The Anatomy of the Cornea

The cornea is the clear dome of tissue at the front of the eye

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The cornea is the clear dome of tissue at the front of the eye. It connects smoothly to the sclera (the white part of the eye). The cornea refracts light through the lens below it, which allows the eye to process images. Injuries to the cornea can impair a person’s vision.

Anatomy

In most people, the cornea is somewhat oval in shape, and it is thicker at the edges than it is at the center. The cornea sits above the iris and the lens.

Structure

Although it is very thin and transparent, the cornea is made up of five separate tissue layers:

  • Epithelium: These cells produce a thin, glistening “skin” layer on the outer cornea.
  • Bowman’s layer: Also called Bowman’s membrane, this thin tissue layer is made up of collagen cells that provide structure to the cornea.
  • Stroma: The thickest layer of the cornea, the stroma is composed of collagen cells.
  • Descemet’s membrane: This very thin layer of cells provides some elasticity to the structure.
  • Endothelium: A single layer of cells on the innermost part of the cornea, the endothelium maintains the cornea’s crystal clearness.

Anatomical Variations

Congenital (present at birth) abnormalities of the cornea do occur, and they usually cause the cornea to be cloudy instead of clear. When these abnormalities occur, they often appear in conjunction with other medical conditions, including:

  • Congenital brain abnormalities
  • Heart defects
  • Abnormalities of craniofacial (head and face) development
  • Inherited corneal defects

Function

The cornea’s convex (domed) shape serves to refract (bend) light before it passes through the iris and the lens. The lens further refracts the light to refine the image projected onto the retina (the tissue that lines the back of the inner eyeball).

The degree of curvature of the cornea greatly affects its ability to refract light. Abnormalities of corneal curvature, such as keratoconus (a cone-shaped cornea), can make image processing poor or even impossible.

Associated Conditions

Because of its prominence at the front of the eye, the cornea is subject to the risk of abrasion (scratching, scraping). Minor abrasions that affect only the epithelial layer usually heal themselves within 24 hours. However, deeper scratches that reach Bowman’s layer often produce corneal scarring that can impair vision. Injuries that extend below Bowman's layer, such as a penetrating eye wound, can cause blindness.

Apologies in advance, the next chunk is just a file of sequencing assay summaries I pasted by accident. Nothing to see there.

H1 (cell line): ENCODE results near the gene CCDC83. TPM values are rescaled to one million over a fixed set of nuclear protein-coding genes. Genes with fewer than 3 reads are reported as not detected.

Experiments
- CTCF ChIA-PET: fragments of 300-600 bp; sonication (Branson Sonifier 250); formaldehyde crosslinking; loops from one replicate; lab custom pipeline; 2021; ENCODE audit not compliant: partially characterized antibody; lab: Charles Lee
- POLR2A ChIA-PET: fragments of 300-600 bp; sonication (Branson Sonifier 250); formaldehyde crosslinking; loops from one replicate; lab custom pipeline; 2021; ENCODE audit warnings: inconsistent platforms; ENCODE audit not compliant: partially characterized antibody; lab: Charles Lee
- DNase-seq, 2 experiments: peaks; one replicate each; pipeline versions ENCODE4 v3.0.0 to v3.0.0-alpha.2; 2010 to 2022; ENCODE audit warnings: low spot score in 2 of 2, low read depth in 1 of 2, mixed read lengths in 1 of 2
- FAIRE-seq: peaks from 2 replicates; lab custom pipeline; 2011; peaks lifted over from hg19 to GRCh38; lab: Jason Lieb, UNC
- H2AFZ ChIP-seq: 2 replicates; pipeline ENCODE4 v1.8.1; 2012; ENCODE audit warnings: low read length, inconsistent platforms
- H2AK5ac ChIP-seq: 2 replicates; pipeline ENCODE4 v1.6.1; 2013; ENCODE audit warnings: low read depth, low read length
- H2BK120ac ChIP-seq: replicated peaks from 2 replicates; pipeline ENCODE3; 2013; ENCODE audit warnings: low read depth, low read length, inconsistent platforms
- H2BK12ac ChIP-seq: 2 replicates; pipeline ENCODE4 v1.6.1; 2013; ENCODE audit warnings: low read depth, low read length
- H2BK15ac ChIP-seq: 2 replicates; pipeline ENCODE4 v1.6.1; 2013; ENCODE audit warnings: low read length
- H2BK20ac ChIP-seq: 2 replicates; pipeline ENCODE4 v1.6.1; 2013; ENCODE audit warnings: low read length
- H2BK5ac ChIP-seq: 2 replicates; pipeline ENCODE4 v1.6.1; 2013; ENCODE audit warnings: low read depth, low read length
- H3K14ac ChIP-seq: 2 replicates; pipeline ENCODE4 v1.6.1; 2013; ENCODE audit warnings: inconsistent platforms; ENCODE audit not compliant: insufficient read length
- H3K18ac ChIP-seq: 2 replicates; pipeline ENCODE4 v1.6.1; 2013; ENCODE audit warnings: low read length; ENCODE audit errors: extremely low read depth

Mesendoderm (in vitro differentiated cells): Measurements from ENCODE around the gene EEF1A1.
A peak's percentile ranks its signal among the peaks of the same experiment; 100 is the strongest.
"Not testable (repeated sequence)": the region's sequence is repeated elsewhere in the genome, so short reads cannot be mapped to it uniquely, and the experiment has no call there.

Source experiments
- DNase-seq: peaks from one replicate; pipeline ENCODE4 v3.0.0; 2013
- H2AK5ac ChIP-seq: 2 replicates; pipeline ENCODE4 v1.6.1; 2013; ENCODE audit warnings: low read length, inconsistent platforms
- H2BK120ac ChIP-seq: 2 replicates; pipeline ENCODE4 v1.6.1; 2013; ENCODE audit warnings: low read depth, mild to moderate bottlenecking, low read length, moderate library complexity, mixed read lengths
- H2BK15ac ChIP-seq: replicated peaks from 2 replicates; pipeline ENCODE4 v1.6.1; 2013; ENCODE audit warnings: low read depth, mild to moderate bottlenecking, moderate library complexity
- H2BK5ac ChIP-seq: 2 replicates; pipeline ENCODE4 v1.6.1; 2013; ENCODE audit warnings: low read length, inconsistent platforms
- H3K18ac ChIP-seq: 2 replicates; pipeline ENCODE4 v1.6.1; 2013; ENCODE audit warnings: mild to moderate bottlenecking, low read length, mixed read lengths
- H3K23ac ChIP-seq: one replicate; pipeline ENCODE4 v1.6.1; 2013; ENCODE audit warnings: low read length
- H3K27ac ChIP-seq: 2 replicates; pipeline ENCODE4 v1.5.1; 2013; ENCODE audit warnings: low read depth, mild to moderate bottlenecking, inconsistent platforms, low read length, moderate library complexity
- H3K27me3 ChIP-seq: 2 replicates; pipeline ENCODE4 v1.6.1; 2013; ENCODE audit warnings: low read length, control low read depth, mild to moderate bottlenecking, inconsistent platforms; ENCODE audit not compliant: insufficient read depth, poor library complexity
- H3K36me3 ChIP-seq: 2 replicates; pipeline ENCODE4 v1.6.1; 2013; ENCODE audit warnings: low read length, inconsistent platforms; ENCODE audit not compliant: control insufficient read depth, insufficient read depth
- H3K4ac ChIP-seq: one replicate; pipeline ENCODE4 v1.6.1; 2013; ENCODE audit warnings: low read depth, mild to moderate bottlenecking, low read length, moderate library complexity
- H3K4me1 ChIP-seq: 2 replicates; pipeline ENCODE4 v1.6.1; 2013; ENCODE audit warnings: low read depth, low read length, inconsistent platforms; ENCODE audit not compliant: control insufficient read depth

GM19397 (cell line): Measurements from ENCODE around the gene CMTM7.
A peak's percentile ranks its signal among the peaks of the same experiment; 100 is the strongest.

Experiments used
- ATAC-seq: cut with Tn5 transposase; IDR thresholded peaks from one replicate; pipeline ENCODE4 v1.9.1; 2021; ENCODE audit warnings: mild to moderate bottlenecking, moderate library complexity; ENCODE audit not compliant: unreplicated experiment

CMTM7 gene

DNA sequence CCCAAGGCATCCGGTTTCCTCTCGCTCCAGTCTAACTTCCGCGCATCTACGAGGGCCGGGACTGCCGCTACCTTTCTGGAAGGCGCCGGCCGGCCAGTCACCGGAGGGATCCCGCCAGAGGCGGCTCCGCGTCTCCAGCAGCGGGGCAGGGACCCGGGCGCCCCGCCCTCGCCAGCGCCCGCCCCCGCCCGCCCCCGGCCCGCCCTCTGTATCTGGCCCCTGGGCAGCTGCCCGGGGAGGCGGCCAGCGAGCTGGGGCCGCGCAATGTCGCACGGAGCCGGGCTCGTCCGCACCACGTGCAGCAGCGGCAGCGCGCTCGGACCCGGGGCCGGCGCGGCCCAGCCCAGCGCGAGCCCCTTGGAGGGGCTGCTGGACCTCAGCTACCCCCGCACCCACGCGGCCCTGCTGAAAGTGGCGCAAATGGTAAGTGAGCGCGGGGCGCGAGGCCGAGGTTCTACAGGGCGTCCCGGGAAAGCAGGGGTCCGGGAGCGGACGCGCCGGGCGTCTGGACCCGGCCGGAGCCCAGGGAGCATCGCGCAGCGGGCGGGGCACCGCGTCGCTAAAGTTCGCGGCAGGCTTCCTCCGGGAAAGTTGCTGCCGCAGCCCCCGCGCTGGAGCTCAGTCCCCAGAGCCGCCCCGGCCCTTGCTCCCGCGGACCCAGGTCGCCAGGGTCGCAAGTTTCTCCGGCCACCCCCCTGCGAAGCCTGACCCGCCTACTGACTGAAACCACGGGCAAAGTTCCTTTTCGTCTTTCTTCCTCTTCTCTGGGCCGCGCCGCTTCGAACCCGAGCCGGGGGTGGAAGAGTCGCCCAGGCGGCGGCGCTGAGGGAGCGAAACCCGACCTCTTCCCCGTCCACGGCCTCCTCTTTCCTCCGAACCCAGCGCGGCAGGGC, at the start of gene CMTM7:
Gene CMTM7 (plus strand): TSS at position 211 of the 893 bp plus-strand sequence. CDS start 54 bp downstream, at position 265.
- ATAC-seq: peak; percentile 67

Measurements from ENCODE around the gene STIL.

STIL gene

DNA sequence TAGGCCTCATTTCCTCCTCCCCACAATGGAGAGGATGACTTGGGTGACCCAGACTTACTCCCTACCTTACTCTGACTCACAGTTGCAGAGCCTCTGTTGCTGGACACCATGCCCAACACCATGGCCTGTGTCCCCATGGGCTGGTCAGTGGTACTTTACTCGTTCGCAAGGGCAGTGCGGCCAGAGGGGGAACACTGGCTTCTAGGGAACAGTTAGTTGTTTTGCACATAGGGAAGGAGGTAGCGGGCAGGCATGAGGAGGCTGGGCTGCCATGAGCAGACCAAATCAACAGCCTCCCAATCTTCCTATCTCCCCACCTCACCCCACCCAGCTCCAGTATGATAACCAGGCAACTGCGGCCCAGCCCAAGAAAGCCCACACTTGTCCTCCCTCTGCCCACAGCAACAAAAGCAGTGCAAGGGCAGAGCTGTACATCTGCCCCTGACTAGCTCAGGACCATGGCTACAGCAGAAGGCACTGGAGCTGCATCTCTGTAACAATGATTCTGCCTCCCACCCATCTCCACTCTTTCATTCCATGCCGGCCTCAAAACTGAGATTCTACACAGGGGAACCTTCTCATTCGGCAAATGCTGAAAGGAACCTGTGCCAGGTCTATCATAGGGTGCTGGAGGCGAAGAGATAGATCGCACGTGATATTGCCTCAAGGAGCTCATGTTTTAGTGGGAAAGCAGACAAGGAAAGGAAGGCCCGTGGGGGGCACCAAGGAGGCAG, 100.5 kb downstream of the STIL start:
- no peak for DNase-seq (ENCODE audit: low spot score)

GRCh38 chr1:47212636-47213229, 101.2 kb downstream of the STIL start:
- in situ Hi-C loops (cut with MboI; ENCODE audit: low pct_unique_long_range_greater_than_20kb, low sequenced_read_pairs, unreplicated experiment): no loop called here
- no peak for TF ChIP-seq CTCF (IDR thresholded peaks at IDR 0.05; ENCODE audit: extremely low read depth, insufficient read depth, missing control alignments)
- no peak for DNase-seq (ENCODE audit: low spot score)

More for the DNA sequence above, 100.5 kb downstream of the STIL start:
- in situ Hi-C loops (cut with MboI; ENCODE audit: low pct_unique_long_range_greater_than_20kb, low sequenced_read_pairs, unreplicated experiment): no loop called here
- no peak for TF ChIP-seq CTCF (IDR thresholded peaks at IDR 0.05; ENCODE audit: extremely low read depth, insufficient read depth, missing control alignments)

In addition to trauma, the cornea can be affected by a wide variety of congenital conditions and other diseases that develop over time, a few of which include:

  • Congenital hereditary endothelial dystrophy (CHED): This is an inherited condition in which the corneal tissues become swollen with fluid.
  • Peter’s anomaly: This is a condition in which the developing cornea sticks to the iris or the lens, causing corneal cloudiness.
  • Sclerocornea: In this condition, the corneal tissue doesn’t fully differentiate from the scleral tissue (white part of the eye) during development, resulting in an opaque cornea.
  • Corneal tumors: These cancerous lesions are rare in childhood but can occur in adulthood.
  • Posterior polymorphous dystrophy (PPD): This is a disease of the cornea’s endothelium that usually occurs in people around 30 years of age.
  • Keratoconus: This is the development of a cone-shaped cornea, usually by adolescence.
  • Corneal ulcers: These are sores on the cornea that may develop due to infection.
  • Keratitis: This is inflammation of the cornea, often due to contact lens use

Tests

Most corneal conditions can be detected by an eye doctor through a visual exam. The doctor may shine a bright light into the eye to check the cornea for abnormalities. Sometimes, doctors use special eye drops that stain microscopic abrasions to make them visible when a blue light shines on them.

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